Law firm sues OSU cancer researcher for $900,000 in unpaid fees following failed libel suit

Carlo Croce

Carlo Croce may be back in court again — but this time, as a defendant.

Last month, Croce lost a defamation suit he filed against David Sanders, a Purdue researcher who was quoted in a 2017 New York Times story about allegations regarding Croce’s work. Croce had already lost an appeal of a related suit against the Times.

It turns out that Croce had not paid his attorneys — Kegler Brown Hill + Ritter, of Columbus, Ohio — in a number of those cases, to the tune of $923,445.51, according to a lawsuit filed against Croce last week in Franklin County Court.

The firm had been trying to compel Croce to pay their fees since June 2018, according to the complaint. In August 2018, according to the filing, Croce — a noted art collector — said he would obtain a credit line from Sotheby’s to cover the payment. Later that month, Kegler Brown withdrew as Croce’s attorneys.

Croce, who has had 10 papers retracted, has also sued The Ohio State University — also unsuccessfully — to force them to restore him as chair of the Department of Cancer Biology and Genetics.

Neither Croce nor Charles Cooper, the attorney representing Kegler Brown, immediately responded to requests for comment.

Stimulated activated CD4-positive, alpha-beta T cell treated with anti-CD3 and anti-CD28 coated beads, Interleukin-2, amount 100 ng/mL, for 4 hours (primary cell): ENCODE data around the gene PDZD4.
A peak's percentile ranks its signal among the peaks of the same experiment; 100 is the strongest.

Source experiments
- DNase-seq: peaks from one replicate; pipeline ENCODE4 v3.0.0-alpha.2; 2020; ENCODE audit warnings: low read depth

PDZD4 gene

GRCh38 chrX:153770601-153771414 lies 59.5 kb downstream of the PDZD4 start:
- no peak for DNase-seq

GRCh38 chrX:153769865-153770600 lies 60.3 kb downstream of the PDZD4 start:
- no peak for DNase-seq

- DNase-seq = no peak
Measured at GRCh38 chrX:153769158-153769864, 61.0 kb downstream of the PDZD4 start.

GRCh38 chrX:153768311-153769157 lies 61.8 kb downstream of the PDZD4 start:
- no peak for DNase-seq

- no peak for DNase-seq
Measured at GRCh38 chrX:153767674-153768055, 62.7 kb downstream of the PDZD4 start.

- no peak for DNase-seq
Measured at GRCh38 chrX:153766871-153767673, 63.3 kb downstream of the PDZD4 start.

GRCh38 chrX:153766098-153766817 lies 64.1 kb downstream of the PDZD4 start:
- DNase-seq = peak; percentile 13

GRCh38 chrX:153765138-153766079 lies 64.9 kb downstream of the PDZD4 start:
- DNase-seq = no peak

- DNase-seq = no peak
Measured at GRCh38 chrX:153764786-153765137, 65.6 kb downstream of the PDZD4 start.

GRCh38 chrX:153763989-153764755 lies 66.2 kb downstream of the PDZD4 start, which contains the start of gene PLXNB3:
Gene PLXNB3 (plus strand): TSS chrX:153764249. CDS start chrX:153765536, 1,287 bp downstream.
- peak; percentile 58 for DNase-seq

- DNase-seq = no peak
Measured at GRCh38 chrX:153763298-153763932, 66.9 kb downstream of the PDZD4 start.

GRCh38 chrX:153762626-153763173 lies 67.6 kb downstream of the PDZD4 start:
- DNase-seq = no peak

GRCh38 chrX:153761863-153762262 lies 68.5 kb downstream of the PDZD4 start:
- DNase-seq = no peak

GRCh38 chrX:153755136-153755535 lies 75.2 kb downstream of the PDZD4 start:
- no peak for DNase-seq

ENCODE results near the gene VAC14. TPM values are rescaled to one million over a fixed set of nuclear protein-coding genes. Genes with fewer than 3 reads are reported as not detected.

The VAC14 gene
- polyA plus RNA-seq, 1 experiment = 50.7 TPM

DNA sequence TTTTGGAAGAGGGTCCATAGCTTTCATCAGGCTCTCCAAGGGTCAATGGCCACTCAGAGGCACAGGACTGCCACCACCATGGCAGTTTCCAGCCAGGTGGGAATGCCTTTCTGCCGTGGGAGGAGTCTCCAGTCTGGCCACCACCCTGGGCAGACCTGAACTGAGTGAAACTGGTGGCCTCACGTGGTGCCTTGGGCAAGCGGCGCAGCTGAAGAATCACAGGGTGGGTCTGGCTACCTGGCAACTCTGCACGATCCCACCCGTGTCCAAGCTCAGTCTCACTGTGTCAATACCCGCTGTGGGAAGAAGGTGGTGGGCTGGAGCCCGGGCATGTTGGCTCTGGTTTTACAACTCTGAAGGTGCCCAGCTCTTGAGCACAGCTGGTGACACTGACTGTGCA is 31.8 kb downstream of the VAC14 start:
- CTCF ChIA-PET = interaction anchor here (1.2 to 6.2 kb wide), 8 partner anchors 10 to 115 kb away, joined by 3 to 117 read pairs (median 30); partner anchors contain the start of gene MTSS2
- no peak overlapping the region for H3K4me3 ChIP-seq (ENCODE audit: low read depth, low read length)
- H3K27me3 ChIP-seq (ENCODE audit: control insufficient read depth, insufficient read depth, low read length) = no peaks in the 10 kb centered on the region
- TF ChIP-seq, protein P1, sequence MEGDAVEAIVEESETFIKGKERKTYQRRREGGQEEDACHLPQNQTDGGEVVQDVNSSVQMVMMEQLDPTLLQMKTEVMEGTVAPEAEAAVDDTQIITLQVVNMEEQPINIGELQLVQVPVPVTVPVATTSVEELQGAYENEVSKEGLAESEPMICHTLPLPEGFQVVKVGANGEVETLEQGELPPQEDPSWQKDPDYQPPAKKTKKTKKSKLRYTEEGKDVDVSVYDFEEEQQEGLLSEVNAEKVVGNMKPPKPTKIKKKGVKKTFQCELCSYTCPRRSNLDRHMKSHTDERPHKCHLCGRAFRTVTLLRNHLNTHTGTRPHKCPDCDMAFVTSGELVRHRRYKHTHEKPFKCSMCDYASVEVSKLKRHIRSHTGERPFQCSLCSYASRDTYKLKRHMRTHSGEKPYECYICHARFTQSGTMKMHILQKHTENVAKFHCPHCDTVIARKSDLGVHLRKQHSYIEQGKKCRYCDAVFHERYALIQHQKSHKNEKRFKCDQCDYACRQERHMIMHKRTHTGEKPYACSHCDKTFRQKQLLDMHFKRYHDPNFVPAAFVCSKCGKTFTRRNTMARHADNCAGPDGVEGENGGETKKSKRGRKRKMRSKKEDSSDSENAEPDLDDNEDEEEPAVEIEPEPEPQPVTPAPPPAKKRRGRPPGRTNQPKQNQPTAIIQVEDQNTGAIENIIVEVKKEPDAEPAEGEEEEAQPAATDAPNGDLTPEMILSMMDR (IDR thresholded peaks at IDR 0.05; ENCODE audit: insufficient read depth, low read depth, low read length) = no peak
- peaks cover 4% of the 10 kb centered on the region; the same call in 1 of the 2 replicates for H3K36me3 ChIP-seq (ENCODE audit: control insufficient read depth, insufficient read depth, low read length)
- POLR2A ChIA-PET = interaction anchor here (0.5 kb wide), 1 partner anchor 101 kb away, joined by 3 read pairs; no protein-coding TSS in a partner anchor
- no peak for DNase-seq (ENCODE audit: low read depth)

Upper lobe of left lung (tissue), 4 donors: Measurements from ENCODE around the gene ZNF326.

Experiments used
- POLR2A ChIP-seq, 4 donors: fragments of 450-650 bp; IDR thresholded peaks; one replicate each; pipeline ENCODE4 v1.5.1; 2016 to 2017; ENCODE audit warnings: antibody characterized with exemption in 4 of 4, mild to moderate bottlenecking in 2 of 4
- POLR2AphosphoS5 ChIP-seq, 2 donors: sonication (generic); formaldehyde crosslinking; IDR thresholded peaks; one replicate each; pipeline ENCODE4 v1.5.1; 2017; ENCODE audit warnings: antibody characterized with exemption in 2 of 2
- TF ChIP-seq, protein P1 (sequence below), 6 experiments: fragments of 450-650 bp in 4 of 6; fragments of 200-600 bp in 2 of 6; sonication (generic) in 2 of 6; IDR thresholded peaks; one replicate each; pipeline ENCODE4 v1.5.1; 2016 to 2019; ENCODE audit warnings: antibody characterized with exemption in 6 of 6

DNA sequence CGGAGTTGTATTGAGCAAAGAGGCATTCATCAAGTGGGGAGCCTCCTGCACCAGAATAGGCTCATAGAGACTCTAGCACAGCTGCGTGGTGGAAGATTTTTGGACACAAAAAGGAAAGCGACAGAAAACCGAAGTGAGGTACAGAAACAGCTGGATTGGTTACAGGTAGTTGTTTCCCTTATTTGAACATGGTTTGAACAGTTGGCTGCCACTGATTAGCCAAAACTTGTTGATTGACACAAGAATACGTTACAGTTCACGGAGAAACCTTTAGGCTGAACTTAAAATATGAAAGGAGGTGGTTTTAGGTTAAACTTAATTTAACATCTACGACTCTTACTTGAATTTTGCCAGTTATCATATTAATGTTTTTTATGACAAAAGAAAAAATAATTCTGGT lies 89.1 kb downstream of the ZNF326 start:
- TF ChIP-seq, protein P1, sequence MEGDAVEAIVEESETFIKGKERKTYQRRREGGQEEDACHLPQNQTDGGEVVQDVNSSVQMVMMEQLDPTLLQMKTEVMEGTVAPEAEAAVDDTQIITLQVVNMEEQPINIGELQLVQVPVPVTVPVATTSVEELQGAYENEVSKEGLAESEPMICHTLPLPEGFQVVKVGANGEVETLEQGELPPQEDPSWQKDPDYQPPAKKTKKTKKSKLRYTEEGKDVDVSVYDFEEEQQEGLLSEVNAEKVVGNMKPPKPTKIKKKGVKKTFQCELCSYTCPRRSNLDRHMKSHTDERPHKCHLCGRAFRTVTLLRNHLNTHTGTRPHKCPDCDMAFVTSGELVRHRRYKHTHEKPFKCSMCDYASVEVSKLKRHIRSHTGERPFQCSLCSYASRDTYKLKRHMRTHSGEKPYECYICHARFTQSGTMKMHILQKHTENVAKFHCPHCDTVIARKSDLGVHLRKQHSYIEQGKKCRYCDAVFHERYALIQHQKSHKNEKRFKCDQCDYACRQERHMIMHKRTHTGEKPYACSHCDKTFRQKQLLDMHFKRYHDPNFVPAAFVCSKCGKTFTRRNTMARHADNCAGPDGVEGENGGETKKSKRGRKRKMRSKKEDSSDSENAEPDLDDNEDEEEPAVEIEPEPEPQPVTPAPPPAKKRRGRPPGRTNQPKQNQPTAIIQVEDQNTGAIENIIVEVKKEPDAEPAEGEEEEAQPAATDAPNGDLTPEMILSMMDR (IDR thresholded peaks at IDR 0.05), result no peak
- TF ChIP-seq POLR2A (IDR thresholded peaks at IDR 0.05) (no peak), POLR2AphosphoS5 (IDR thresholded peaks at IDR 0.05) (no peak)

Update, 1700 UTC, 6/26/20: Rex Elliott, Cooper’s partner, tells Retraction Watch that Croce

…has not offered to resolve this and we have had no settlement discussions.

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8 thoughts on “Law firm sues OSU cancer researcher for $900,000 in unpaid fees following failed libel suit”

    1. Croce — a noted art collector — said he would obtain a credit line from Sotheby’s to cover the payment

      Sotheby’s art-historian advisors have the disadvantage that they are not self-taught connoisseurs.

  1. Good. But if there was any justice the wrongfully-sued Prof. Sanders, and the cost incurred by Purdue in Croce’s frivolous suit, should also be compensated. One shouldn’t be saddled with legal costs for pointing out scientific fraud because the fraudster is litigous.

    1. Yeah that also called my attention. I can only think there were several legal proceeding running concurrently.

  2. The universe in its wisdom makes errors self-punishing. If you, as a lawyer, represent someone accused, essentially, of being a con, one should practice “safe law” and never “believe” the client as those con skills may be in play against you. Such reckless trust, who would hire lawyers so completely fool-able?

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